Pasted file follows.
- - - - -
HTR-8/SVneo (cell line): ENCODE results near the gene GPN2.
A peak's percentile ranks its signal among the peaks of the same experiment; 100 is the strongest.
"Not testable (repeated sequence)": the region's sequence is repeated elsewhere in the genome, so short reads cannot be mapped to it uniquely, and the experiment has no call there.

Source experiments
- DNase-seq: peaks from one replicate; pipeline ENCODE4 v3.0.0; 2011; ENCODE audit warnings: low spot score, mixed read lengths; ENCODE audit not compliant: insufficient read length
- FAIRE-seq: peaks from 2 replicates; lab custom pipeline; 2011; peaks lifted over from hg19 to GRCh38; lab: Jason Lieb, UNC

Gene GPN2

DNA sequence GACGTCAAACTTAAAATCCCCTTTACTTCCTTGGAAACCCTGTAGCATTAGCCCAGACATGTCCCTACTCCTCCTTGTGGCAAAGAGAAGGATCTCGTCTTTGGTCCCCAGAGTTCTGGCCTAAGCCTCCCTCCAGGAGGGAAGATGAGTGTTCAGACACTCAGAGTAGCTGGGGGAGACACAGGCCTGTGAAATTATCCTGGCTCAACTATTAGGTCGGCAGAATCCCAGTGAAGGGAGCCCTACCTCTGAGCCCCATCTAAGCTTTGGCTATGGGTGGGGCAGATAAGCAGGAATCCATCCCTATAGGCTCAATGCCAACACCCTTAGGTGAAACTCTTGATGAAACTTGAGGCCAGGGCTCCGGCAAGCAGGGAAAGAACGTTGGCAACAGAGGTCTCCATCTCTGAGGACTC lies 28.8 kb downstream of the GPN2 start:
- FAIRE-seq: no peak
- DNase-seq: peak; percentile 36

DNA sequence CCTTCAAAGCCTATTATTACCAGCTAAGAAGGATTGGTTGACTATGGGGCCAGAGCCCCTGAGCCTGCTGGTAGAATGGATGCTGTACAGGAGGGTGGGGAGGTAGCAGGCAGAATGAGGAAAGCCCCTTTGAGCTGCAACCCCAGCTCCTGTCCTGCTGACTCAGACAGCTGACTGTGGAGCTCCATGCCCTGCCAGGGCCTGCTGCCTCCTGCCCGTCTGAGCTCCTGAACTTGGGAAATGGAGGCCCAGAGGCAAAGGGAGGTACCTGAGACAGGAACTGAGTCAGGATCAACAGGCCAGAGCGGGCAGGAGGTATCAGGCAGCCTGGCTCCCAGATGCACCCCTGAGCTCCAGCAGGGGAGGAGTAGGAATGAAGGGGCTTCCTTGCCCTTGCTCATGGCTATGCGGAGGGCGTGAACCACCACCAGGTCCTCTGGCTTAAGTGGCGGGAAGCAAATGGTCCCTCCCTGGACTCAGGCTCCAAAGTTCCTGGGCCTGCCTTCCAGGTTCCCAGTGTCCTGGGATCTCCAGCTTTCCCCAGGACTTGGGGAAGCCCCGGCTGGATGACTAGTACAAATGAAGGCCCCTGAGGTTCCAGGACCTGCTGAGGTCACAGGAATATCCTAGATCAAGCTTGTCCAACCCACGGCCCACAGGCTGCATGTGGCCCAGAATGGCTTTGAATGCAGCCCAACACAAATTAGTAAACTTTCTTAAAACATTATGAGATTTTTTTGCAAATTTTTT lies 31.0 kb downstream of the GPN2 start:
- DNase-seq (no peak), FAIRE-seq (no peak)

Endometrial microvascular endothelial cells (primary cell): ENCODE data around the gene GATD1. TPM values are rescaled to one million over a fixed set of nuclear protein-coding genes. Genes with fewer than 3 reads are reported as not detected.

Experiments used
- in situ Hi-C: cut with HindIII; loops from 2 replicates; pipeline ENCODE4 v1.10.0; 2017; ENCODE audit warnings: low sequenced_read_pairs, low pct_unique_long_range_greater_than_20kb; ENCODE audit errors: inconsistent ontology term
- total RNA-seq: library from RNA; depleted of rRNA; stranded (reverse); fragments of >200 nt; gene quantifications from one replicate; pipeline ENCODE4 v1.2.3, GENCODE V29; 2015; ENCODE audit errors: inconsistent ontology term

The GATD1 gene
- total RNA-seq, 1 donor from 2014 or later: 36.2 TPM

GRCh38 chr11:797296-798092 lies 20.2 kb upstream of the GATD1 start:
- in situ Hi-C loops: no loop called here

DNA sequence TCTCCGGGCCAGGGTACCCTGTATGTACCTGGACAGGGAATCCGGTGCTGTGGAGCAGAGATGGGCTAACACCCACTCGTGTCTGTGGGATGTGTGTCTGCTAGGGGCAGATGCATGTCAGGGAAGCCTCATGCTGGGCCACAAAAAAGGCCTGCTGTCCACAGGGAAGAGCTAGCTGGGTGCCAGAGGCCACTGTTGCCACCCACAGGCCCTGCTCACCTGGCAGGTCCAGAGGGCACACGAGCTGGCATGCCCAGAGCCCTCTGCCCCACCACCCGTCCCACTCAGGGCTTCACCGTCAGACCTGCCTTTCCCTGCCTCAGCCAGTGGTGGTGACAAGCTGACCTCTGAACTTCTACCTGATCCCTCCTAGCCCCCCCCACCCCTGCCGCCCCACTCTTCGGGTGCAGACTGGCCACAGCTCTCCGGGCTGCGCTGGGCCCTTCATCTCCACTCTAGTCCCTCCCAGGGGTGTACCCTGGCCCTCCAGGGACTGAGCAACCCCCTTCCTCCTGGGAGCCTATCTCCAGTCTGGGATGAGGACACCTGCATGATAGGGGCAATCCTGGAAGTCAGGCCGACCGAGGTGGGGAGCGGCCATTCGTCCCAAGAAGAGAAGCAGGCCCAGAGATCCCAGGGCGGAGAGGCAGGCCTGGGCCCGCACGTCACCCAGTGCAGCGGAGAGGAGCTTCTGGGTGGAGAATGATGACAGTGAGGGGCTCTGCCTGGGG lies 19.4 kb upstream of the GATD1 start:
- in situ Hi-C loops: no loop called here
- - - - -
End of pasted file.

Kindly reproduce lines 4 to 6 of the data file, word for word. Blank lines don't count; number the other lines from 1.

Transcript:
Source experiments
- DNase-seq: peaks from one replicate; pipeline ENCODE4 v3.0.0; 2011; ENCODE audit warnings: low spot score, mixed read lengths; ENCODE audit not compliant: insufficient read length
- FAIRE-seq: peaks from 2 replicates; lab custom pipeline; 2011; peaks lifted over from hg19 to GRCh38; lab: Jason Lieb, UNC